Hillary Rodham Clinton appears to be dispensing with the nationwide electoral strategy that won her husband two terms in the White House and brought white working-class voters and great stretches of what is now red-state America back to Democrats. Instead, she is poised to retrace Barack Obama's far narrower path to the presidency: a campaign focused more on mobilizing supporters in the Great Lakes states and in parts of the West and South than on persuading undecided voters.
Every journalist welcomes instances in which they publish a piece that generates conversation, but yesterday's front-page New York Times report on Hillary Clinton's 2016 strategy appears to have sparked more criticism than the authors probably intended. It's worth appreciating why.
The Times' Jonathan Martin and Maggie Haberman made the case in their piece that when it comes to competing in a general election, the Democratic frontrunner is already eyeing a "narrow" path to success.
The piece added that by focusing on competitive states, instead of every state, Clinton will likely miss out on the opportunity to have a "spirited conversation" -- the kind of discussion that could be "a unifying feature of a presidential election" -- which in turn could make it difficult for Clinton, if she wins, to work with a Republican-led Congress.
The thesis here is built on a mistaken foundation, and if the Beltway discussion of the 2016 race is going to accept the premise as true, much of the coverage will be flawed.
Let's unpack this a bit before certain assumptions take root.
Right off the bat, it's awfully early to say with confidence what kind of general election Team Clinton is preparing to run. Not to put too fine a point on this, but Election Day is 74 weeks away. If we're going to start criticizing the Democrat's targeting strategy, we might want to wait until we're within a year of someone actually casting a ballot.
As for what the Times sees as her likely strategy, Clinton reportedly intends to "focus more" on the East, Midwest, and "parts of the West and South." I don't mean to sound picky, but that doesn't exactly sound like an overly narrow approach to a national campaign. Indeed, though the article didn't mention it, let's not forget Clinton's stated commitment to a 50-state strategy, at least insofar as grassroots organizing is concerned.
The article lauds "the nationwide electoral strategy" embraced by Bill Clinton in the 1990s, but (a) American politics was far different a quarter of a century ago; (b) Bill Clinton ran in a three-way race that created different kinds of opportunities; (c) even Bill Clinton skipped plenty of uncompetitive states; and (d) Bill Clinton's strategy didn't do anything to help his relationship with Republicans (who impeached him) or bolster Democratic strength at the state or local level.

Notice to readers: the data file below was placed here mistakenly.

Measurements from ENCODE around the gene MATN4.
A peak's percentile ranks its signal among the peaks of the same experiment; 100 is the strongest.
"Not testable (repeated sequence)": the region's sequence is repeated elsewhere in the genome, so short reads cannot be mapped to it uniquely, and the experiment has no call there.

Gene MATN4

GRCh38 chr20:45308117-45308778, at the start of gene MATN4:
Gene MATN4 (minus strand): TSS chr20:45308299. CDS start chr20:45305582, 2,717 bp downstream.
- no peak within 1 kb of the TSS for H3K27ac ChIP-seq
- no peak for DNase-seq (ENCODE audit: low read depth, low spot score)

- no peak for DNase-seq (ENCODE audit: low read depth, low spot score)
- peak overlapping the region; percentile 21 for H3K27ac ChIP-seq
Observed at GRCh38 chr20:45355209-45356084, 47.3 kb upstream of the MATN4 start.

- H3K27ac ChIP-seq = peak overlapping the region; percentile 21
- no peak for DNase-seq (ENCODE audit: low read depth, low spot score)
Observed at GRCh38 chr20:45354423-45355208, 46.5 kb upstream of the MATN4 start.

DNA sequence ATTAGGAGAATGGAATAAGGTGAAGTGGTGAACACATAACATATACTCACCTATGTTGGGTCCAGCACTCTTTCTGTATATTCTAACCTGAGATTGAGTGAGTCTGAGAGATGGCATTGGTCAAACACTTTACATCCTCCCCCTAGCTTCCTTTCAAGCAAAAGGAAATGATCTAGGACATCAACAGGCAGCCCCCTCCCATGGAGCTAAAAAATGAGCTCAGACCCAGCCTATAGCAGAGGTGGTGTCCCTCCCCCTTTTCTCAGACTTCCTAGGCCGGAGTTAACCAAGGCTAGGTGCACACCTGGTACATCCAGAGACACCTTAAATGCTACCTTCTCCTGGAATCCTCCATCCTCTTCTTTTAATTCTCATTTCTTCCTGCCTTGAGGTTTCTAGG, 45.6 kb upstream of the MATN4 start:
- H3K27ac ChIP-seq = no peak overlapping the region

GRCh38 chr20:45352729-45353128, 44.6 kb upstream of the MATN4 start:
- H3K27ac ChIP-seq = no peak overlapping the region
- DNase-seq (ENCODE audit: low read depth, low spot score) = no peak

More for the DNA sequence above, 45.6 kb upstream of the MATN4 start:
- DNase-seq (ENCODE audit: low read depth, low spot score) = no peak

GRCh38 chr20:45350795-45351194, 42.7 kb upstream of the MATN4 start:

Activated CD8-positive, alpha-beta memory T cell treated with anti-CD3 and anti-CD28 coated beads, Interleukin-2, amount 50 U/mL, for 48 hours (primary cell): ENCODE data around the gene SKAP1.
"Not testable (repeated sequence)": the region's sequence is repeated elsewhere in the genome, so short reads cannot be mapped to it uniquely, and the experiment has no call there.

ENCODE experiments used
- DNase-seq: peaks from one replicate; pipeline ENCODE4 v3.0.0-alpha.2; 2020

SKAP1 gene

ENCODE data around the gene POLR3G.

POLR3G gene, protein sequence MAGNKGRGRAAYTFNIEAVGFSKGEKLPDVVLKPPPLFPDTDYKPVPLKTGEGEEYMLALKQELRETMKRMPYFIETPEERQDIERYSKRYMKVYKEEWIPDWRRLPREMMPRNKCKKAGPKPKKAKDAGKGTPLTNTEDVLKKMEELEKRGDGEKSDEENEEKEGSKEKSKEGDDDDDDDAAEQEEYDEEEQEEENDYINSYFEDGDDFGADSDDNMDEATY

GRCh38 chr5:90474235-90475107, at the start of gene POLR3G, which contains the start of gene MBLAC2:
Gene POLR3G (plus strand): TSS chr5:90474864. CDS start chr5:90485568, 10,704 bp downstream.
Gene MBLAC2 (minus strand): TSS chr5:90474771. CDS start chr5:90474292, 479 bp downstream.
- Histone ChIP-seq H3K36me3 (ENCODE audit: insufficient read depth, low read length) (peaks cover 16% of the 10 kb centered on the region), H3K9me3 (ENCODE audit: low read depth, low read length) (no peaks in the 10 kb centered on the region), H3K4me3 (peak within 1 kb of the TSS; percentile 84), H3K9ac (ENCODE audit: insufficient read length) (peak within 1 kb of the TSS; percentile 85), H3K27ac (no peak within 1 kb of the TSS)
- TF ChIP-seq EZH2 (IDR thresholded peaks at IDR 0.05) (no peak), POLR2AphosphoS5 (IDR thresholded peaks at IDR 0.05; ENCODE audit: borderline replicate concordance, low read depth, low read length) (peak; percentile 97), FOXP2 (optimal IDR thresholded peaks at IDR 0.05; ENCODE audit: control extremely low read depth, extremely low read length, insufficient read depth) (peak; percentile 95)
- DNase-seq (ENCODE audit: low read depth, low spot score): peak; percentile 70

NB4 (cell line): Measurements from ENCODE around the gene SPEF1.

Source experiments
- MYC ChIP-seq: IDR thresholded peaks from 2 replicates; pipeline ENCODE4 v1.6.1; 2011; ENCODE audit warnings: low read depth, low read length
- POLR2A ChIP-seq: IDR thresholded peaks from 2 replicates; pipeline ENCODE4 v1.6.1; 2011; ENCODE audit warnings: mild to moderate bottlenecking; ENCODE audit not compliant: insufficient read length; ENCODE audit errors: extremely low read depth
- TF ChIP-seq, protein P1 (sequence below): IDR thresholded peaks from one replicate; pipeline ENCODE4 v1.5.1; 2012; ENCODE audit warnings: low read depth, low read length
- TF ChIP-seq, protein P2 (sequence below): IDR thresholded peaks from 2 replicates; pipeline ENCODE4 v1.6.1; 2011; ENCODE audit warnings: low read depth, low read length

As for whether President Obama relied on a "narrow" path to the White House, let's not forget that Obama won 51% of the popular vote twice, becoming only the third president in the last century to achieve this feat, and only the seventh in American history. He won support in every region -- even twice picking up a Southern state Clinton lost twice -- and in 2008, he won an electoral vote in Nebraska.
A variety of adjectives come to mind to describe this kind of broad, national success. "Narrow" isn't one of them. (Obama's relatively easy campaigns offered him the benefit of a strong electoral mandate, which Republicans immediately ignored.)
The message at the root of the article is that Clinton should invest time, energy, and resources in states she's all but certain to lose. This is a spectacularly bad idea -- not just for the likely Democratic candidate, but for the winner of the Republican nomination, too.
There are limited resources available to national candidates, who have a responsibility to maximize their chances of success. It would be political malpractice, for example, for the GOP nominee to make a concerted effort to win Vermont, Illinois, and Hawaii, simply to gain the experience of a "spirited conversation." Similarly, there's no reason for Clinton to spend a lot of time in Utah, Alabama, and Louisiana. The same is true in the inverse -- Clinton probably shouldn't campaign too hard in Maryland, just as the Republican nominee shouldn't give too much thought to Oklahoma.
But, the argument goes, if Clinton sticks to a battleground-based tack, Republicans will refuse to work with her if she wins. The trouble is, if we're being honest with ourselves, if Clinton won 45 states and 60% of the popular vote, GOP lawmakers wouldn't care in the slightest. This is, quantifiably, the most radical American political party in generations. The margin and style of a Democratic victory is hopelessly irrelevant to a Republican Party that will not compromise, will not accept concessions, and sees all Democratic priorities as dangerous ideas that must be resisted and/or killed at all costs.
I have no doubt that every major-party candidate in every presidential cycle would love nothing more than to be competitive in every state in the Union. Ideally, Clinton, like her rivals, would be thrilled to have a shot at 538 electoral votes.
But here in reality, politics just doesn't work that way.